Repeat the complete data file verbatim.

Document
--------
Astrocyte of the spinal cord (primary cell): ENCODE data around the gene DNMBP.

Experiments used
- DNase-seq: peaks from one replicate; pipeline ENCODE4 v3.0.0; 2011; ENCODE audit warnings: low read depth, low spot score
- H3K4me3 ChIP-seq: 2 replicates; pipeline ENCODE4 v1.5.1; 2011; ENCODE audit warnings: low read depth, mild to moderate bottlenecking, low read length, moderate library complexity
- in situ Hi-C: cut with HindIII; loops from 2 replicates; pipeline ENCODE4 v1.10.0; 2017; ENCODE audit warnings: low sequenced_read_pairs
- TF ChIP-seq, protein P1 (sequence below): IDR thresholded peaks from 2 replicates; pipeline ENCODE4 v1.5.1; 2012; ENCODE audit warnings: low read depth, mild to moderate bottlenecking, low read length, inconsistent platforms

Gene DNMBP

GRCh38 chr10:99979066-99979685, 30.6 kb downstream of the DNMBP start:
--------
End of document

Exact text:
Astrocyte of the spinal cord (primary cell): ENCODE data around the gene DNMBP.

Experiments used
- DNase-seq: peaks from one replicate; pipeline ENCODE4 v3.0.0; 2011; ENCODE audit warnings: low read depth, low spot score
- H3K4me3 ChIP-seq: 2 replicates; pipeline ENCODE4 v1.5.1; 2011; ENCODE audit warnings: low read depth, mild to moderate bottlenecking, low read length, moderate library complexity
- in situ Hi-C: cut with HindIII; loops from 2 replicates; pipeline ENCODE4 v1.10.0; 2017; ENCODE audit warnings: low sequenced_read_pairs
- TF ChIP-seq, protein P1 (sequence below): IDR thresholded peaks from 2 replicates; pipeline ENCODE4 v1.5.1; 2012; ENCODE audit warnings: low read depth, mild to moderate bottlenecking, low read length, inconsistent platforms

Gene DNMBP

GRCh38 chr10:99979066-99979685, 30.6 kb downstream of the DNMBP start: